Hyperion (Simmons, Dan, 1989)

Hyperion (Simmons, Dan, 1989)

In the far away future, centuries after Old-Earth has turned into a dead pile of debris in space, seven pilgrims begin their journey toward the world of Hyperion and mysterious Time Tombs it holds. Despite the looming war against the Ousters, a sect of first explorers living in deep space, far from the connected Hegemony Web, these pilgrims are travelling towards their destiny, where they may or may not be killed by the Shrike, spiked four armed guardian, and a living god like some believe, of the tombs.

The story begins with the Council, who is in his solitude in an unnamed planet, sitting in his private spaceship playing his ancient piano while a storm rages outside. He is interrupted by a call of the Hegemony CEO, who informs him, that he is to partake on a pilgrimage, sanctioned by the Church of the Shrike,  to Hyperion, a world he used to oversee for behest of the Hegemony. He is to leave immediately to meet the other pilgrims aboard one of the famed Templar Threeships.

Aboard the ship they are to travel to Hyperion, the Council meets his fellow cohorts. These people are centuries old poet Martin Silenius, a priest of an ancient and almost dead catholic fate Lenar Hoyt, a FORCE military colonel Fedmahn Kassad,  a private detective and the only willing female member of the group Brawne Lamia, the captain of the Templar ship Het Masteen and a Jewish scholar Sol Weintraub with his infant daughter Rachel, who is because of her young age not an official member of the pilgrimage.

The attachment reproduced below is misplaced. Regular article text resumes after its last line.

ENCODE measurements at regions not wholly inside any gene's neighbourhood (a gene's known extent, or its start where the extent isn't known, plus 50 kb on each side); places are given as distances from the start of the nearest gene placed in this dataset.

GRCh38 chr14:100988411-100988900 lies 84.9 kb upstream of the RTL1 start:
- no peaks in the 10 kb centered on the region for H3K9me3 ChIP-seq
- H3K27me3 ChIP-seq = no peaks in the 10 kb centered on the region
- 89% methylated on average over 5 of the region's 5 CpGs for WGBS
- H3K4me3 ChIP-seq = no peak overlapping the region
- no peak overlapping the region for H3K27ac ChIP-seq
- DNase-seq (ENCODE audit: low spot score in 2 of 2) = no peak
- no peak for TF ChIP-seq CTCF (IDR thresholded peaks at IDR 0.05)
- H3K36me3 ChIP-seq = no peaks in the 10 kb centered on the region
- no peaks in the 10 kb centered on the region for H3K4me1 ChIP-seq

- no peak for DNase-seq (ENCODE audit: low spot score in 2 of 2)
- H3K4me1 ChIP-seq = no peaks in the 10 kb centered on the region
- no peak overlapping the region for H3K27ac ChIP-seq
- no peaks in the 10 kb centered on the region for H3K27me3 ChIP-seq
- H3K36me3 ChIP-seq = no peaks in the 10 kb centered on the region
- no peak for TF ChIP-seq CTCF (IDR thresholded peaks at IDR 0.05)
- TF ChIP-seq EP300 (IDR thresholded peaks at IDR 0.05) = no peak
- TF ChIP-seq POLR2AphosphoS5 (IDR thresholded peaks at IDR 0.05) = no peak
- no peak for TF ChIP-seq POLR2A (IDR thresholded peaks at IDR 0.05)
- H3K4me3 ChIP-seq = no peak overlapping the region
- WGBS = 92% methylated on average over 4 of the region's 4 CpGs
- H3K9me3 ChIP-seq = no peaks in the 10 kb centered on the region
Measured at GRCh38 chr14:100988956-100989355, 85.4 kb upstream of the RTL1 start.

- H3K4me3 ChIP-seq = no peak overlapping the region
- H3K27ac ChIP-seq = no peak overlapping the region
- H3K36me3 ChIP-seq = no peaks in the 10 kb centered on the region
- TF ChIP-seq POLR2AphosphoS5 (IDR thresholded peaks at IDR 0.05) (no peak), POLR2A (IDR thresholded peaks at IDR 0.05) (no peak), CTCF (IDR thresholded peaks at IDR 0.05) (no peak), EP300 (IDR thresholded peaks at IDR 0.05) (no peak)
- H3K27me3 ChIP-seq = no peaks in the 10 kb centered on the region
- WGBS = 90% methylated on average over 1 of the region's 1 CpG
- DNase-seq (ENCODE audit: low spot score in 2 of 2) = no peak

As the seven people are unfamiliar with each other, despite some of them are well known enough to be known throughout the Hegemony Web worlds, they decide to tell stories on why they were chosen to take part on this final pilgrimage. To keep things fair, they draw lots in order to see in what order the stories would be told.

On each lunch break, they take on their perilous journey through space and lands threatened by war, they sit around and tell their stories. At first, each story might seem they have very little to do with the world of Hyperion, Time Tombs or the Shrike, but the further they go, the clearer it becomes, that the Church of the Shrike had a good motivation to choose them to take the trip.

Structurally Hyperion is constructed from several stories set in the vast universe of the Hegemony Web. All these stories are tied together with the framing story of the pilgrimage this discordant crowd is on. Every story opens up a new piece on the larger construct of why they are there, what the Time Tombs and the Shrike are and what is actually going on behind the political shrowd of the world.

These several stories vary in style and the way they are narrated, fitted on the personalities of the people telling them. All of the stories are deeply personal to the people telling them, but at the same time, they are heavily tied to the greater whole, which slowly becomes clearer the more you learn of the people. I do think it would be a disservice to the story itself to say anything more of the stories, as that would, I believe, rob you of the pleasure of finding out the mysteries yourself, ruining the impact of the tale.

Hyperion is a masterpiece on its own right. It is well written and deeply thought out whole, that carries to the end with enviable ease. Its story flows from the first page to the last in a rare manner many writers strive for but will most likely never manage to achieve.

 



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